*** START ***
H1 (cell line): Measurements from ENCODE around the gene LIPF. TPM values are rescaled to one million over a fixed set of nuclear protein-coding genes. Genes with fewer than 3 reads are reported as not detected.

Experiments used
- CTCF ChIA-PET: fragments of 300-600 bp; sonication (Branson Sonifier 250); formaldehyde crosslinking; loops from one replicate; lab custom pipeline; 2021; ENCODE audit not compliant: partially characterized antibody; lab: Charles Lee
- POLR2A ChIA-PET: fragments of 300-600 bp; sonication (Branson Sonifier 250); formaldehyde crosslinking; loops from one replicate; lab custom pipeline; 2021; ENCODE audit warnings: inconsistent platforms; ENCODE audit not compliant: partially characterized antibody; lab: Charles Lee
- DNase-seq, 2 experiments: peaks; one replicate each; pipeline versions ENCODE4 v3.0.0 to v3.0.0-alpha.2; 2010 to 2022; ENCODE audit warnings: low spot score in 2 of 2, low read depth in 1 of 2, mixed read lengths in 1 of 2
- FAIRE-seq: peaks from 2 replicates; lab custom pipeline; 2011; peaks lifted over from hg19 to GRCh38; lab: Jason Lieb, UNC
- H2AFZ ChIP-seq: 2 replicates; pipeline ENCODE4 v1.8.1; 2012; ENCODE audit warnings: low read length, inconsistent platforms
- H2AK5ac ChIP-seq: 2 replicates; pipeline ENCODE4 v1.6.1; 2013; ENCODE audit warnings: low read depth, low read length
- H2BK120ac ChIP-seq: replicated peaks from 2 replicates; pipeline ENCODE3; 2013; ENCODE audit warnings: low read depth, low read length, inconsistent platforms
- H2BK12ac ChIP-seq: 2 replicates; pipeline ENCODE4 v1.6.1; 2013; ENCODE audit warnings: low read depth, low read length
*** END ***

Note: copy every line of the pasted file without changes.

H1 (cell line): Measurements from ENCODE around the gene LIPF. TPM values are rescaled to one million over a fixed set of nuclear protein-coding genes. Genes with fewer than 3 reads are reported as not detected.

Experiments used
- CTCF ChIA-PET: fragments of 300-600 bp; sonication (Branson Sonifier 250); formaldehyde crosslinking; loops from one replicate; lab custom pipeline; 2021; ENCODE audit not compliant: partially characterized antibody; lab: Charles Lee
- POLR2A ChIA-PET: fragments of 300-600 bp; sonication (Branson Sonifier 250); formaldehyde crosslinking; loops from one replicate; lab custom pipeline; 2021; ENCODE audit warnings: inconsistent platforms; ENCODE audit not compliant: partially characterized antibody; lab: Charles Lee
- DNase-seq, 2 experiments: peaks; one replicate each; pipeline versions ENCODE4 v3.0.0 to v3.0.0-alpha.2; 2010 to 2022; ENCODE audit warnings: low spot score in 2 of 2, low read depth in 1 of 2, mixed read lengths in 1 of 2
- FAIRE-seq: peaks from 2 replicates; lab custom pipeline; 2011; peaks lifted over from hg19 to GRCh38; lab: Jason Lieb, UNC
- H2AFZ ChIP-seq: 2 replicates; pipeline ENCODE4 v1.8.1; 2012; ENCODE audit warnings: low read length, inconsistent platforms
- H2AK5ac ChIP-seq: 2 replicates; pipeline ENCODE4 v1.6.1; 2013; ENCODE audit warnings: low read depth, low read length
- H2BK120ac ChIP-seq: replicated peaks from 2 replicates; pipeline ENCODE3; 2013; ENCODE audit warnings: low read depth, low read length, inconsistent platforms
- H2BK12ac ChIP-seq: 2 replicates; pipeline ENCODE4 v1.6.1; 2013; ENCODE audit warnings: low read depth, low read length